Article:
Blinking a light is a wonderful feeling. Whenever I start a project, the very first thing I do is to make the system blink a light. That’s how I know the processor is running my code. When looking at a system, simple lights are the easiest parts to identify. These are the pieces that the designers want you to see.
I want to look at the lights more closely than you can by observing a toy from the outside, so I’ll use a digital multimeter (DMM) like the ones in Figure 2-1. I’ll use my DMM on the guts of the toys to see how the lights in each toy work. Before I start on the quadcopter’s remote control, BB-8’s LEDs, or karaoke’s disco lights, let me go over some DMM basics.
Note: You may also hear digital multimeters called DVMs, multimeters, or voltmeters. These other names have specific meanings, but they often are used interchangeably anyway. Analog meters exist, too. They look pretty and are sometimes cheaper, but they are trickier to use, so I strongly suggest getting a digital one.
Get to Know Your DMM
A DMM is an incredibly useful tool. For $30US, you can get a pretty good DMM (even though my first several were $5US DMMs, they would be good enough for everything in this chapter).
DMMs can measure different things, and throughout this chapter I’ll use the voltage mode to check voltages in different parts of each toy when it is powered on. In voltage mode, if you touch the DMM’s leads to two different points in a circuit, the DMM will show you the voltage across them. Since these toys are battery powered you won’t need the modes that are more than 20V. Look for 20V and 2V DC settings on your DMM. If you have those, always set your DMM to 20V first; if your DMM shows under 2V, then you may need to go down to 2V for more precision. If you don’t see those options, your DMM may be auto-ranging (whee!) so it will figure out what range you need automatically.
For working with these toys, I only use the direct current (DC) voltage mode, sometimes represented with a straight line over dashes, it’s what comes out of batteries. Alternating current (AC), sometimes represented by a wavy line, is what comes out of the walls.
Warning: Don’t stick your DMM probes (or anything other than a plug) into a wall socket unless you are really sure you know what you’re doing! You may electrocute yourself and damage your DMM.
When the toy is off (make sure the batteries are out or it may just be sleeping), I’ll use the audible continuity test mode to see what parts of each toy are electrically connected. This mode causes the DMM to beep when the probes are touched together. It also beeps when each probe is touched to an end of the same wire or trace on a board, which is why I call this beep mode. Determining the connections helps me figure out what drives a toy to light up.
Almost all DMMs have voltage and beep modes. Most DMMs have many more features which I’m going to ignore. Since DMMs are all different, I can’t tell you how to configure yours; reading the manual will help you use it effectively.
Lights in Toys!
Almost all lights in modern toys are light emitting diodes (LEDs). LEDs are generally safer, cooler, cheaper, longer-lasting, and more power efficient than incandescent light bulbs. A few toys may still have incandescent lamps, mostly in nightlights; we aren’t going to look at those.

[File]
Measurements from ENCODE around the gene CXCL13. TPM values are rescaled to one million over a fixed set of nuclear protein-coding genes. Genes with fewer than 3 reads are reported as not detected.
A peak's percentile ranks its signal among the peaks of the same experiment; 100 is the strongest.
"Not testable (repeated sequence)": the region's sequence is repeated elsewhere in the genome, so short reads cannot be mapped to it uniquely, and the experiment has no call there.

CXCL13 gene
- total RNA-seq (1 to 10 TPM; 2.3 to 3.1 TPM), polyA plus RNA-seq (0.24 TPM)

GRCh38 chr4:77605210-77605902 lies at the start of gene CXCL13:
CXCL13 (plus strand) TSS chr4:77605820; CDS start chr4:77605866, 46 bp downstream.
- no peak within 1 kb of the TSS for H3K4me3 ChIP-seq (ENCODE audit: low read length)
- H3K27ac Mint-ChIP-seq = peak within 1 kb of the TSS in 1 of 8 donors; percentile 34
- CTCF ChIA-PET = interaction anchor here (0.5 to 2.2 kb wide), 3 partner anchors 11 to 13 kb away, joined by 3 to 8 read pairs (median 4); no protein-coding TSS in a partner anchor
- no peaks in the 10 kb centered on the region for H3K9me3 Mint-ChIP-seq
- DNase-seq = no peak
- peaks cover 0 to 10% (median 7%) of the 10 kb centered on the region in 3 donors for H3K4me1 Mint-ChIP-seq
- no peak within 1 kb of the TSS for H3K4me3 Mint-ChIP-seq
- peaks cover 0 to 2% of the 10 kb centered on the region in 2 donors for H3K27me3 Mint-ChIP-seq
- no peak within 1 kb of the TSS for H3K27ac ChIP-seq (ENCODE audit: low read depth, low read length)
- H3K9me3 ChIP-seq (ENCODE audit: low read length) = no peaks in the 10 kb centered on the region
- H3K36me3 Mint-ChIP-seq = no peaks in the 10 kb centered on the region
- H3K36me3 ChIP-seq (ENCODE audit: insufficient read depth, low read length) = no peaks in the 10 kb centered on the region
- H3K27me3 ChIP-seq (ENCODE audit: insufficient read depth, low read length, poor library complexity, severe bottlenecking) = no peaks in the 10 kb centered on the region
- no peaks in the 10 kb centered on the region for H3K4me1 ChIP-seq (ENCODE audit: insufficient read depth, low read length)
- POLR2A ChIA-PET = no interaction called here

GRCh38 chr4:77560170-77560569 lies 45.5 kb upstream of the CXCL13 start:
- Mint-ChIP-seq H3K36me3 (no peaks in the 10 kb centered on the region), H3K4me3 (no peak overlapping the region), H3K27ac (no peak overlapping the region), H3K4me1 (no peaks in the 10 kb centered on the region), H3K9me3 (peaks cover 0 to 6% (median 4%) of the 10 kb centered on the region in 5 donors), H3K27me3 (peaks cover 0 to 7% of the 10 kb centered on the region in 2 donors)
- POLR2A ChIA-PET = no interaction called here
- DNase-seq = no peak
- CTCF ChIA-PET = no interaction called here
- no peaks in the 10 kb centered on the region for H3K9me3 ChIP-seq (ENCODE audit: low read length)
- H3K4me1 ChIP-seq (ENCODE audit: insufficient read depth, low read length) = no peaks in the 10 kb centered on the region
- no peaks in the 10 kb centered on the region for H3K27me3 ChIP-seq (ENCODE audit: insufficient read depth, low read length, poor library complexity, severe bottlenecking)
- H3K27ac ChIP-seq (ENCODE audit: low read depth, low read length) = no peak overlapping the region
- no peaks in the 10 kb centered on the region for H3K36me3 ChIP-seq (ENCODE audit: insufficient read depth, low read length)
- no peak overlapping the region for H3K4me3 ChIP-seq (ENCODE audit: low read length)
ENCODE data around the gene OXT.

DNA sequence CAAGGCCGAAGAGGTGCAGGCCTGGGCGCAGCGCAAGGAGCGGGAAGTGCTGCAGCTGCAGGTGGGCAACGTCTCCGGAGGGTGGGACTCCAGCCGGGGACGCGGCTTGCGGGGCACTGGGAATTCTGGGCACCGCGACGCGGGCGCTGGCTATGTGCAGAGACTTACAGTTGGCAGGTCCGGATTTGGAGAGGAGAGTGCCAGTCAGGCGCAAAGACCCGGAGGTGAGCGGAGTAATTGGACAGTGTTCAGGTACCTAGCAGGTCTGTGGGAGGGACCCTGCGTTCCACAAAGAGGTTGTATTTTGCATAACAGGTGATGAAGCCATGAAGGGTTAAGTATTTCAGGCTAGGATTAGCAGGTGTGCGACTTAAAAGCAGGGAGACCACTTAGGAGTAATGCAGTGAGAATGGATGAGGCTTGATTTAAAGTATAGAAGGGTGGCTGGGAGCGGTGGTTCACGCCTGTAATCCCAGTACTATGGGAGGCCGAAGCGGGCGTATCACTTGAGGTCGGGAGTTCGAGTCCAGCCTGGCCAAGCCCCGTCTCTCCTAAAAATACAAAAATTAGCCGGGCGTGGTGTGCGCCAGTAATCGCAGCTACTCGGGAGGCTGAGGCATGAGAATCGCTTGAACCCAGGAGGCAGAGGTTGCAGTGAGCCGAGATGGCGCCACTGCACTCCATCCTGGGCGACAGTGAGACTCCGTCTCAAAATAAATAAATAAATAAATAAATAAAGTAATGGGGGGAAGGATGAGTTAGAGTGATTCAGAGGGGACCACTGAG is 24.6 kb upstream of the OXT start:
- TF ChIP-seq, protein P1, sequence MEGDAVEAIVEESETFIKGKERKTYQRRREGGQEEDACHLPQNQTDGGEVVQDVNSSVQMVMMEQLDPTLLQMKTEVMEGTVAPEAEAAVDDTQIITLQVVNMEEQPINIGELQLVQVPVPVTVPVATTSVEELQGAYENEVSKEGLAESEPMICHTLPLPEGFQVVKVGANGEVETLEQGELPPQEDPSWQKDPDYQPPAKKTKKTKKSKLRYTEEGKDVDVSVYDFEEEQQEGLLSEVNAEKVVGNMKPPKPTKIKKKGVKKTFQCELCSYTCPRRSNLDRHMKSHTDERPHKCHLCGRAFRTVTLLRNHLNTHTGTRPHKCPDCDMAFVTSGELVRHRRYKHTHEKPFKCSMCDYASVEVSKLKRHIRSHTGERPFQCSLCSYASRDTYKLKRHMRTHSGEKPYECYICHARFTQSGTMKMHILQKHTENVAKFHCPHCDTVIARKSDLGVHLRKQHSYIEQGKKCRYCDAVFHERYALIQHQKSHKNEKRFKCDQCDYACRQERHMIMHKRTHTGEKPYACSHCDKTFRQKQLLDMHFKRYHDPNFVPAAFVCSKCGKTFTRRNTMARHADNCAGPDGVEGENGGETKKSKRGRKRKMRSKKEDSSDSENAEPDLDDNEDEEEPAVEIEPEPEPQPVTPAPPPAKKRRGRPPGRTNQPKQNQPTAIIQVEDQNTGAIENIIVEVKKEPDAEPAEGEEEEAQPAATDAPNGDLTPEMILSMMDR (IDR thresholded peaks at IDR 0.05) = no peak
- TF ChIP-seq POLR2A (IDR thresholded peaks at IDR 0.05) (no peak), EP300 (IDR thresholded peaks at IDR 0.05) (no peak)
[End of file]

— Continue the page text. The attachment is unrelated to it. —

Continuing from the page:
While you may think about how you interact with devices as you play with them, the LEDs are how the devices interact with you. They tell you that the toy is ready or needs attention, how to orient yourself, and how or when to press buttons.
LEDs are on when there’s a voltage difference across them. If I wanted an LED to be on whenever a toy is powered on, then I could simply connect one side of the LED to power, which is the positive (+) voltage of a battery, and the other side to ground, the negative (-) voltage, through a current limiting resistor. I’ll discuss that in “The Taillight LED” later in this series.
However, if I wanted the LED to turn on or off depending on what the toy is doing, that gets a lot more interesting. The quadcopter’s controller LED does exactly that.
Quadcopter Controller LED
Whenever I power on the quadcopter controller, a red LED blinks on the controller. A blinking LED means the controller is waiting for the quadcopter to be powered on. After I turn on the quadcopter, the controller and quadcopter talk wirelessly.
As shown in Figure 2-2, the LED is big and domed so it is easy to find on the top of the controller board. It is also marked LED1 on the board in white lettering (which is called silkscreen).
It is easy to find the LED pins on the back as they go through the board (which makes them through hole parts). With the DMM in voltage reading mode, and the controller on, I can measure the voltage across the LED’s pins as shown in Figure 2-3.
Using the voltage reading mode, you can’t do a lot of damage to the board, as long as you are careful that each probe only touches one thing at a time (the same cannot be said for beep mode). And as long as you don’t touch the metal tips of the probes, you aren’t likely to hurt yourself either.
As the controller LED blinked, my DMM read around 4 volts (V) when the LED was on and 0V when it was off. This was interesting, as when I measured the voltage across the battery connections, the DMM read only 3V with mostly fresh batteries.
Where does it get more volts? Somewhere on the board is a part, called a voltage regulator, that boosts the voltage, probably there so the LED is brighter than it would be if they used the available battery voltage. The regulator also ensures that the LED doesn’t dim as the battery dies.
BB-8 solves this brightness vs. battery voltage problem in a different way, more on that next week.
This is a series. If you’d like to read them in order, check out the Taking Apart Toys index.